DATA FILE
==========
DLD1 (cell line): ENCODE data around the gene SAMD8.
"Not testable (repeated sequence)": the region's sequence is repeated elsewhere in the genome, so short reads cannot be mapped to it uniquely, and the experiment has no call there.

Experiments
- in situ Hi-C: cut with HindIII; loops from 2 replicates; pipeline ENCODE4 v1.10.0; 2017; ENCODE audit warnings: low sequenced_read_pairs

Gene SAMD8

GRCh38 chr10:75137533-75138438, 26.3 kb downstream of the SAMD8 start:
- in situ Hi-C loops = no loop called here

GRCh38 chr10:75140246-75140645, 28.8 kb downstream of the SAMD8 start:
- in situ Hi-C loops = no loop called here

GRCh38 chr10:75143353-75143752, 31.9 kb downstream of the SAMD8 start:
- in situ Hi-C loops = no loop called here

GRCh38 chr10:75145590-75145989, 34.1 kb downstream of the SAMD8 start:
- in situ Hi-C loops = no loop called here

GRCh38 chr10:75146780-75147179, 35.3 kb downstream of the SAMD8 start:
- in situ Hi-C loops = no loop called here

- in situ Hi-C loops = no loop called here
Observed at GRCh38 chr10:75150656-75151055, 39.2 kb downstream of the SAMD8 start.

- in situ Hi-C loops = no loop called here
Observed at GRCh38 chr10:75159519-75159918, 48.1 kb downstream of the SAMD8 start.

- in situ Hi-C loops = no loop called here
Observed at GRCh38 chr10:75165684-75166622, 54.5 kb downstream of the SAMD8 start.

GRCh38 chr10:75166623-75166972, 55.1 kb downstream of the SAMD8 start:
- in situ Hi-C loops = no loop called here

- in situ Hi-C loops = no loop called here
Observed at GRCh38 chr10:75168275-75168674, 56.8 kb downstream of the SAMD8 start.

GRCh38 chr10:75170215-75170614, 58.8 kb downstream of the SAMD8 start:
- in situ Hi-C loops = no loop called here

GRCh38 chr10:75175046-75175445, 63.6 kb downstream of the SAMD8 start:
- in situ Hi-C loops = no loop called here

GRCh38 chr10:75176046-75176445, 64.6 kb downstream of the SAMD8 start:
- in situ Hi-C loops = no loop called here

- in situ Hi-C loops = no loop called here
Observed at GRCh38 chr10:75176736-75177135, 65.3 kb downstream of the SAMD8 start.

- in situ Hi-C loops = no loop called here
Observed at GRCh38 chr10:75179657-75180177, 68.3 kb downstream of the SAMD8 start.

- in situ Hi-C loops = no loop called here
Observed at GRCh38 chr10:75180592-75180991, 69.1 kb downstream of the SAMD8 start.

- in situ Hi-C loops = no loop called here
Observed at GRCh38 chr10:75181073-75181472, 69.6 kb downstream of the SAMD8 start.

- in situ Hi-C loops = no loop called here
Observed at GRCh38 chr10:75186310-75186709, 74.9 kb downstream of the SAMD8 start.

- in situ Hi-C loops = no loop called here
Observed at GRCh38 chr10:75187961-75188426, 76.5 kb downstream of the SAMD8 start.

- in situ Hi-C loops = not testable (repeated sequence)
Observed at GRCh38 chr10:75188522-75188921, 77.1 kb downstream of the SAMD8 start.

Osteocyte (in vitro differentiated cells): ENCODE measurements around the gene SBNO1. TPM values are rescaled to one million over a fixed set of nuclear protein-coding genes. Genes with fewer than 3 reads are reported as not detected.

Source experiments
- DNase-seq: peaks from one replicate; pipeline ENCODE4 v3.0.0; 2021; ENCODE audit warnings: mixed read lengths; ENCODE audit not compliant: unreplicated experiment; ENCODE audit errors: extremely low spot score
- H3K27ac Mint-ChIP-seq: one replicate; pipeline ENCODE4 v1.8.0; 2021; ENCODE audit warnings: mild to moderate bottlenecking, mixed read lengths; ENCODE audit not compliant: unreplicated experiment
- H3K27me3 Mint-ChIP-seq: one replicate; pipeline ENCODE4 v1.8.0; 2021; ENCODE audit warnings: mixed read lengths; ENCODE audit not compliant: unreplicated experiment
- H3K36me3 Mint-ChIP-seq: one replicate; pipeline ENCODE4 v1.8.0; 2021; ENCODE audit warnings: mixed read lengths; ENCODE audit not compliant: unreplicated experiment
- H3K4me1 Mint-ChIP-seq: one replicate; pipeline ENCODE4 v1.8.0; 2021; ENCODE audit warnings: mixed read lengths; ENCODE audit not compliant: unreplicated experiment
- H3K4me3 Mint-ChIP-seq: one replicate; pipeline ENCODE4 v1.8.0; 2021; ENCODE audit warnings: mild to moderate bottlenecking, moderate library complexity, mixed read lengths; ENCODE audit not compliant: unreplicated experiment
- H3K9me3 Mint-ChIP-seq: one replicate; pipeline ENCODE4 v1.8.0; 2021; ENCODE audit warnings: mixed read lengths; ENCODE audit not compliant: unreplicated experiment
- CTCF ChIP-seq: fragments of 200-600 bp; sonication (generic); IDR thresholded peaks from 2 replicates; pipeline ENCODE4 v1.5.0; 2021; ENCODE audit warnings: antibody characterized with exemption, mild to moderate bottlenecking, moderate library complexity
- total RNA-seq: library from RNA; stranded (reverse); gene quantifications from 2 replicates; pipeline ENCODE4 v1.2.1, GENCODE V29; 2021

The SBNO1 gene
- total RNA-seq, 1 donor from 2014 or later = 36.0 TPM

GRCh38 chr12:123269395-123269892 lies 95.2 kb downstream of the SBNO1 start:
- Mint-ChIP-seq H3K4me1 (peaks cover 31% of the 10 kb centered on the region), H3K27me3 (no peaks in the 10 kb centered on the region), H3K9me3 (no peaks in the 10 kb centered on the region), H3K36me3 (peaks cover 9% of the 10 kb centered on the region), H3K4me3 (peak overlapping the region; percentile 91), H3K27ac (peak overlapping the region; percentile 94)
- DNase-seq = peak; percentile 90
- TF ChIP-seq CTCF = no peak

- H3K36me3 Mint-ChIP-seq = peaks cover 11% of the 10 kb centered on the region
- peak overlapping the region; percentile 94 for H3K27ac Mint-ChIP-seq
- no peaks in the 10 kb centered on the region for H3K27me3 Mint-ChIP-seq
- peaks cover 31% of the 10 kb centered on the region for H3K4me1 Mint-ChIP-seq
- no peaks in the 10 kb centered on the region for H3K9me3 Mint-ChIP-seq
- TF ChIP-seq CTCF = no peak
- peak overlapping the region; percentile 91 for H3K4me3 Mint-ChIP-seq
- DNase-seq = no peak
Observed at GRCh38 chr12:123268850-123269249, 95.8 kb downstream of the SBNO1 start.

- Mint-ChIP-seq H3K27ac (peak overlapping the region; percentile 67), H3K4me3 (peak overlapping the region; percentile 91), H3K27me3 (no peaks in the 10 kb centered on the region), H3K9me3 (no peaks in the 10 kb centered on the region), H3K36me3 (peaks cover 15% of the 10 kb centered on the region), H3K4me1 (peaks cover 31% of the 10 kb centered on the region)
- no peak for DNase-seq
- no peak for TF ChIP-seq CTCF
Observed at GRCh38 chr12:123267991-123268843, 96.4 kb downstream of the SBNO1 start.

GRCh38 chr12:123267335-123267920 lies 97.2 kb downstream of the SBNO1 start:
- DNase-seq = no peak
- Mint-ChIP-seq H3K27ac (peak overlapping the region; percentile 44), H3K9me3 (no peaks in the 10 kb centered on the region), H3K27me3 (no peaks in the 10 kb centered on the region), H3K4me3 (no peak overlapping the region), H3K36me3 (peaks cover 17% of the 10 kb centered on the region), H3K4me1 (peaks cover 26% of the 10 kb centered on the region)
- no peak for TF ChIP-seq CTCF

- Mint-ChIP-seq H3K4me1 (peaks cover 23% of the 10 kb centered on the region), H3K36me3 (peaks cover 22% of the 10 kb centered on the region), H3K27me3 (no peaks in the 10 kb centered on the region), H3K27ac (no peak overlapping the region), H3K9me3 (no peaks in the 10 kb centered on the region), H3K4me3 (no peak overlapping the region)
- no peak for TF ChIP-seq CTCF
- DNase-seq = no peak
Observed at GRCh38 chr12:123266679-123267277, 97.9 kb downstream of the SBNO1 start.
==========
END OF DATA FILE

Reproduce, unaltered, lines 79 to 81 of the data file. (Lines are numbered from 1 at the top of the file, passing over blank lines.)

- no peak for TF ChIP-seq CTCF

- Mint-ChIP-seq H3K4me1 (peaks cover 23% of the 10 kb centered on the region), H3K36me3 (peaks cover 22% of the 10 kb centered on the region), H3K27me3 (no peaks in the 10 kb centered on the region), H3K27ac (no peak overlapping the region), H3K9me3 (no peaks in the 10 kb centered on the region), H3K4me3 (no peak overlapping the region)
- no peak for TF ChIP-seq CTCF